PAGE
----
Investment in Belfast makes city more competitive

BELFAST, Northern Ireland -- With hotel developments booming and new investments in tourism infrastructure, Belfast is coming into its own as a leisure and business travel destination.

One of the more obvious changes to the city is the newly opened Belfast Welcome Center.

According to the Belfast Visitor & Convention Bureau, the center was designed as a one-stop-shop for business travelers and vacationers.

Providing a range of services such as tourist information, currency exchange, tour bookings and hotel reservations, the facility also has a retail outlet, an Internet cafe, and space for local exhibitions.

Tourist officials say Belfast is now competing effectively with other U.K. and European cities. Above, an evening at the Belfast Grand Opera House. Gerry Lennon, chief executive of the bureau, said the city is now competing effectively with other U.K. and European cities:

"This year promises to be the year Belfast consolidates its position as credible tourism destination. The infrastructure, the attractions and the sheer vibrancy of the city provide an irresistible cocktail guaranteed to appeal to business and leisure visitors alike."

Investment in Belfast's infrastructure has seen a surge in the last three years, with the arrival of new hotel brand names including the 175-room Posthouse Premiere and a planned 140-room Ramada opening this year.

Other established hotels have been adding rooms, such as the Europa, which is now the biggest hotel in Northern Ireland, and the Malone Lodge Hotel.

In 1999, the last year for which figures were released, 1 million day-trippers visited Belfast, while 490,000 visitors stayed one or more nights in the city, boosting its economy by an estimated $20 million.

Here's a roundup of important developments:

  • Investment within Belfast's hotel sector has more than tripled the number of hotel rooms in the last five years. In the last several months, 248 rooms were added.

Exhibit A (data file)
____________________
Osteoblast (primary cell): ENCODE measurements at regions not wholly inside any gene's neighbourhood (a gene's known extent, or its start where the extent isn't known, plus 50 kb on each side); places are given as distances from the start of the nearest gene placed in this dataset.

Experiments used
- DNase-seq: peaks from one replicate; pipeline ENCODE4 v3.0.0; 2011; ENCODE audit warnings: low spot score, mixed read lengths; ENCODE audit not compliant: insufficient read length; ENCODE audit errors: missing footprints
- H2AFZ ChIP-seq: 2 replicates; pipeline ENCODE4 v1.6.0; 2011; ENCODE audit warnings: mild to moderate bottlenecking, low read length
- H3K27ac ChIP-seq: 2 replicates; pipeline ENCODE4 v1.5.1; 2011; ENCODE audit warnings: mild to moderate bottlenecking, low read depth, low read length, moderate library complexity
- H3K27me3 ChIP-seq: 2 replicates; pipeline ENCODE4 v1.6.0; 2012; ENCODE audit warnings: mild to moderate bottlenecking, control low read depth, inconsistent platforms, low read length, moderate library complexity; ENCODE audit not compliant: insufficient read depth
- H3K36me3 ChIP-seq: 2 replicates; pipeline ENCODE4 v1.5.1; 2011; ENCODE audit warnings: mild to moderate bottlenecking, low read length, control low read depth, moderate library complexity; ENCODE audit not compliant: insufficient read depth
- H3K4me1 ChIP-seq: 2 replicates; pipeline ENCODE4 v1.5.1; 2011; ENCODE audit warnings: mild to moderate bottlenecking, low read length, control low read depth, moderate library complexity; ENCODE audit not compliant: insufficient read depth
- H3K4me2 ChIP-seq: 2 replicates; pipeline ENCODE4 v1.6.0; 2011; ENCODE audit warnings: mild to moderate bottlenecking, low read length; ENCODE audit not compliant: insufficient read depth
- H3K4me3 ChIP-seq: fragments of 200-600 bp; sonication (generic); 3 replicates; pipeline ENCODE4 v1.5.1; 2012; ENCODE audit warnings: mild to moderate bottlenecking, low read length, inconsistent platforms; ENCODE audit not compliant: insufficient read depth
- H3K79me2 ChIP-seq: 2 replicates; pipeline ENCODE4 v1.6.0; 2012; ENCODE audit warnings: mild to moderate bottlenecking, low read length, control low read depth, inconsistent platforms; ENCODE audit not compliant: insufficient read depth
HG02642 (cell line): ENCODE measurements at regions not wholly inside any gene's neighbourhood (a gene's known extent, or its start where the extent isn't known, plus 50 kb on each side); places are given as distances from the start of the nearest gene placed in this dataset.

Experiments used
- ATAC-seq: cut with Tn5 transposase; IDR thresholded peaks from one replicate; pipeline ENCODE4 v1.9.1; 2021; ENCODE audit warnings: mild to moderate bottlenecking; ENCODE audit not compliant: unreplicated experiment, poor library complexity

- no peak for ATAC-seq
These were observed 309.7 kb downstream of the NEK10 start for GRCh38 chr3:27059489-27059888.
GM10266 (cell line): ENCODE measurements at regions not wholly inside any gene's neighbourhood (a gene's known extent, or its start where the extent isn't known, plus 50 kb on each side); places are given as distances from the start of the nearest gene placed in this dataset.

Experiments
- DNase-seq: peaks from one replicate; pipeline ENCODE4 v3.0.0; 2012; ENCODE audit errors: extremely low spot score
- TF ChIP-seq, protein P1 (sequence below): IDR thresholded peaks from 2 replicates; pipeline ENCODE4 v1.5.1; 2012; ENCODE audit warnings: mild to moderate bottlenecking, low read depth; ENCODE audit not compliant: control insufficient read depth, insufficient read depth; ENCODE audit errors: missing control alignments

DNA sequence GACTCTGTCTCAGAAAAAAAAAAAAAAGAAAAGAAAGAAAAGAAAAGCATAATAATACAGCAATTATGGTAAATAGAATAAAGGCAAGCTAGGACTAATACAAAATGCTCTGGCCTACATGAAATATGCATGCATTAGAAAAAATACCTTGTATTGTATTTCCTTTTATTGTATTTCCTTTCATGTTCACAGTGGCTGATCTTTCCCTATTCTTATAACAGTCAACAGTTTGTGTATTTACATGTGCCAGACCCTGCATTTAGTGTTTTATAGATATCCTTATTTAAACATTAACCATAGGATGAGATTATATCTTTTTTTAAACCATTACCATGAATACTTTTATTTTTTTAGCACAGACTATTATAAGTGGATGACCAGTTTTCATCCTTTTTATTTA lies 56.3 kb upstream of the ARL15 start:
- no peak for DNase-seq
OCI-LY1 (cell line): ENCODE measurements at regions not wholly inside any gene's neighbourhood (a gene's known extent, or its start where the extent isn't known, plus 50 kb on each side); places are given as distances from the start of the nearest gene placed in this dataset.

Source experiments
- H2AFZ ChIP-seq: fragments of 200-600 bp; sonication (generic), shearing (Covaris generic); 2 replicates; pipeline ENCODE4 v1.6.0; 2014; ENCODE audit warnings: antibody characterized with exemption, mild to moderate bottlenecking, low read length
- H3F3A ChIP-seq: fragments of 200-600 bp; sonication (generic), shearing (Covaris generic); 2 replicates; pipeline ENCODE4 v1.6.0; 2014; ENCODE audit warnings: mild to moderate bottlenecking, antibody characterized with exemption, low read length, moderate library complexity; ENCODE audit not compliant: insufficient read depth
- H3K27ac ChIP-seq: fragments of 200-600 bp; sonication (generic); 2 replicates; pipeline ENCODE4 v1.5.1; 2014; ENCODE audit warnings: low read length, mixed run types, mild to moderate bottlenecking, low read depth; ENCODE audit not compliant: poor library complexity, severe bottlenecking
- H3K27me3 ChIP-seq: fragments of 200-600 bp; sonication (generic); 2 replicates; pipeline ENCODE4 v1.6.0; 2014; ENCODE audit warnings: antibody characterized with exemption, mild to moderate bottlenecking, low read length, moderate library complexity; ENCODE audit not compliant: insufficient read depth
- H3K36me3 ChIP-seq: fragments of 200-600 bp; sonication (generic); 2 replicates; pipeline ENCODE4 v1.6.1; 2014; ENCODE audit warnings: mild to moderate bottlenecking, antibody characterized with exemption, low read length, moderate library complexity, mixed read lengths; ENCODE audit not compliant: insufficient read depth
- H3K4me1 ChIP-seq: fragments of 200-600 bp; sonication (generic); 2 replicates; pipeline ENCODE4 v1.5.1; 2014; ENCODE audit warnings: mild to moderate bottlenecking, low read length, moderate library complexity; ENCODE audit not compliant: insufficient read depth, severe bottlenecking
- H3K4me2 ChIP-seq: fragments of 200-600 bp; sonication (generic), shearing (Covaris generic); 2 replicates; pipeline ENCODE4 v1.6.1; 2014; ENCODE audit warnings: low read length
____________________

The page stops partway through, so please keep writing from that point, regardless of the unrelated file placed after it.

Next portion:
• Forte Posthouse opened its four-star hotel in September. It boasts a conference center along with 175 rooms.

    Hastings Hotels invested about $17 million in the refurbishment of its three Belfast properties, including the addition of 56 air-conditioned executive rooms to the Europa.

    Malone Lodge Hotel added 17 rooms and new conference and meeting facilities.

    Overall, hotel investment in the last three years and projected over the next three years is estimated at almost $175 million.

  • More than 100,000 conference delegate bednights are confirmed for Belfast to date up to 2004.
  • Belfast is working with the Port of Belfast to promote the city as a cruise destination. Seven cruise ships, including three from Holland America Line, docked in Belfast in 2000, bringing in 8,500 passengers. Seventeen ships have already confirmed Belfast as a port of call for 2001.
  • Phase One of the Odyssey opened last December. Comprising a 10,000-seat sports arena, it is home to the Belfast Giants ice hockey team.
  • Phase Two, which will include an IMAX theater, a retail and leisure pavilion featuring a Hard Rock Cafe and a Science Centre operated by the Ulster Museum, will open in this spring. Once completed, the Odyssey will be the biggest purpose-built sports center in Ireland.

  • The Linenhall Library, established in the 18th century to provide a center for freedom of speech and information, underwent an extensive refurbishment. The library, founded in 1788, was expanded to include more space for collections, an events area and a new reading room.
  • More information about Belfast is available on the Web at

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